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What Ola told me: Poems by Chinua Ezenwa-Ohaeto

Image: Pixabay.com


The fish who swam from a pond into an ocean a fingerling
cursed this world which sucked her dry and left her desiccated
for father and mother to see and laugh like she was never their own.

Ola told me that job had Jobs within;
that I should not let men see
how my breasts could stare them in their faces
or the point where my two legs meet.

Ola told me that when she got a job
she went for work in the dead of the mornings
and closed on the exit of aged evenings.
A daily creed she rendered from Imo to Sokoto
even as her take-home-salary could not take her home.

Ola said to get a job was a job itself,
that you must smell of men’s perfumes in many ways
as words from their mouths echo sex: a trade-OF-barter.
That if you are lucky enough, you get one and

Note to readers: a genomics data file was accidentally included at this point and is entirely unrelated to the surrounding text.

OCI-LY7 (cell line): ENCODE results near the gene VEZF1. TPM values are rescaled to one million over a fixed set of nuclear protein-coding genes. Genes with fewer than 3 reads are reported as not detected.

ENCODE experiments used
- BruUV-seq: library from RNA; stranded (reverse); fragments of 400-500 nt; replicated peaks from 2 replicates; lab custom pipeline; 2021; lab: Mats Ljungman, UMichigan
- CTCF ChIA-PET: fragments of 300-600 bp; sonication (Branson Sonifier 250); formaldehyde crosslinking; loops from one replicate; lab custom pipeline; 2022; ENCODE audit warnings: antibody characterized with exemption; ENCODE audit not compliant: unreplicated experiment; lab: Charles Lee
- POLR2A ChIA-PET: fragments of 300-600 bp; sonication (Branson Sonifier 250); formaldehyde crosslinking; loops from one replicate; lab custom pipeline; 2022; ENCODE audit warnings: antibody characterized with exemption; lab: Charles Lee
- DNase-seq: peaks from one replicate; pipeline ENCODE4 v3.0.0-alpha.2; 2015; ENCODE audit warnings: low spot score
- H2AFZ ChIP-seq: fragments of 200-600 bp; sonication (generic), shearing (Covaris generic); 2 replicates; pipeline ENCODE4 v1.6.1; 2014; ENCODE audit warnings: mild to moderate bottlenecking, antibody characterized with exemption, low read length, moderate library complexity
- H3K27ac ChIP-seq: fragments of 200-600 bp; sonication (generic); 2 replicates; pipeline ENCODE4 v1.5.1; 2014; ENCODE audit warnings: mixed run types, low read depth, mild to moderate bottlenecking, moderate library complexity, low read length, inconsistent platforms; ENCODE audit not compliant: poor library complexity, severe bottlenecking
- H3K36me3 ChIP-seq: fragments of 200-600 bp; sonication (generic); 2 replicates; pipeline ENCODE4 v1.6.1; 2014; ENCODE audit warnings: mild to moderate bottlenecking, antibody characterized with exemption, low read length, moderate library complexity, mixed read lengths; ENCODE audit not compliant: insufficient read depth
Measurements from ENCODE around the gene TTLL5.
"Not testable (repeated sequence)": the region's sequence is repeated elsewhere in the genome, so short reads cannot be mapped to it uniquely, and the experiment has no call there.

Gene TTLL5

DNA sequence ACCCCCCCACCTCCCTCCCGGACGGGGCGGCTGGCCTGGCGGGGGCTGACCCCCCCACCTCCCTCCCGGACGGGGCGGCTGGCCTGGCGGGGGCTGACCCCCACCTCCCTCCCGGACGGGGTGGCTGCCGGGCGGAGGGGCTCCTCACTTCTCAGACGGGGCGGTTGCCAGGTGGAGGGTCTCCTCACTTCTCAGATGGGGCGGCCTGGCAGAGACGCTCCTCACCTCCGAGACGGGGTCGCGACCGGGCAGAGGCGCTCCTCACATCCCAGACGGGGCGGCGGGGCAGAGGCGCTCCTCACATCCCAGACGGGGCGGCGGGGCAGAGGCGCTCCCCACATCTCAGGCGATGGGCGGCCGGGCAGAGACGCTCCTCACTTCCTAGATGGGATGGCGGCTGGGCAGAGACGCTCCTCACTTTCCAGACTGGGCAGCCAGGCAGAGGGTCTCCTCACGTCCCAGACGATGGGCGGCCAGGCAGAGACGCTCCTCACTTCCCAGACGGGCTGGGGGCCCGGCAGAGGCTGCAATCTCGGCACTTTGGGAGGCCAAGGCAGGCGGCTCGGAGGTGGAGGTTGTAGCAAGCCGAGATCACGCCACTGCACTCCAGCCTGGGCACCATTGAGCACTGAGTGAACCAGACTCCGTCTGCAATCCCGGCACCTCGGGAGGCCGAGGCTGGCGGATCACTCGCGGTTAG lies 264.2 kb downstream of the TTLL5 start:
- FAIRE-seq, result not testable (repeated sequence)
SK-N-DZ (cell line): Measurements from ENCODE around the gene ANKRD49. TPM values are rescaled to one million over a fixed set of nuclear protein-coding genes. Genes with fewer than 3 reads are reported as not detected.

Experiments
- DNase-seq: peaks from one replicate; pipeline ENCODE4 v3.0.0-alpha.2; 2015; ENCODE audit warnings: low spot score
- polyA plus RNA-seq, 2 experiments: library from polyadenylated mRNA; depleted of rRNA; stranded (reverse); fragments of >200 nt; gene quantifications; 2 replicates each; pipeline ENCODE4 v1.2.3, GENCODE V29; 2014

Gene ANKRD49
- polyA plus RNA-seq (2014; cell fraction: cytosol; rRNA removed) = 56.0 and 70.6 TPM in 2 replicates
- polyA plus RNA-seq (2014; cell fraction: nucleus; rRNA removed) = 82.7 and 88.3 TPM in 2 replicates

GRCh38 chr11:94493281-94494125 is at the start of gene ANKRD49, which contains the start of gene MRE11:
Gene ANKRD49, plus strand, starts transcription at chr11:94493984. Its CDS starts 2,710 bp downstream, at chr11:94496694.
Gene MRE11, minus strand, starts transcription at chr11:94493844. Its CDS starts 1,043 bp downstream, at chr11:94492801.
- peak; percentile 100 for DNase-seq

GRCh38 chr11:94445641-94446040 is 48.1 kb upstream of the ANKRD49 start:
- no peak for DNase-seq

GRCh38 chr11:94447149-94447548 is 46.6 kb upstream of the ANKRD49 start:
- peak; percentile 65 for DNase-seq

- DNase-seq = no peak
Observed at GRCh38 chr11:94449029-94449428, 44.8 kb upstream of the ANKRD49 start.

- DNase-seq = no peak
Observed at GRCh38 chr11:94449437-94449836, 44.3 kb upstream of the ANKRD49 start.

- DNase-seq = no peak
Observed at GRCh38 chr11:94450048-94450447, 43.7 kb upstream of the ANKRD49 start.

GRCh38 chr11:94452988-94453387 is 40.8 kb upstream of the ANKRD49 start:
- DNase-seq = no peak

might even forget how to sit well after all
Or your thighs might become open and sticky and
brimmed with unsaturated hopes and crippled appointments.

Ola told me that job had Jobs within.
She said I should not let men
play me at will to soothe their itches,
that I should not let them in their grace
throw palpable palpitating peeps at me or
sour my lips with dead kisses and wet roses or
read me tales of a snake going in-between two cities.

Ola told me that job had Jobs within,
that I should carry my head within my bags
built in the confinements of well-seasoned gates;
that I should plant trees in grounds I mowed and tilled
not in terrains un-graveled and re-tarred by baboons
whose swinging legs are as long as their hairy arms;
that I should not just cure my itchy thighs with any Ibrahim, Tolu or Olisa
for a grown branched tree begins with a cared sprout;
that I should not let men see
how my breasts could stare them in their faces
or the point where my two legs meet.



It was like this on the day before this day:
we peered ourselves in the faces as we sat
and spoke many-many things.
We spoke Aduke, the last of our spoke-ings.
We spoke her longest.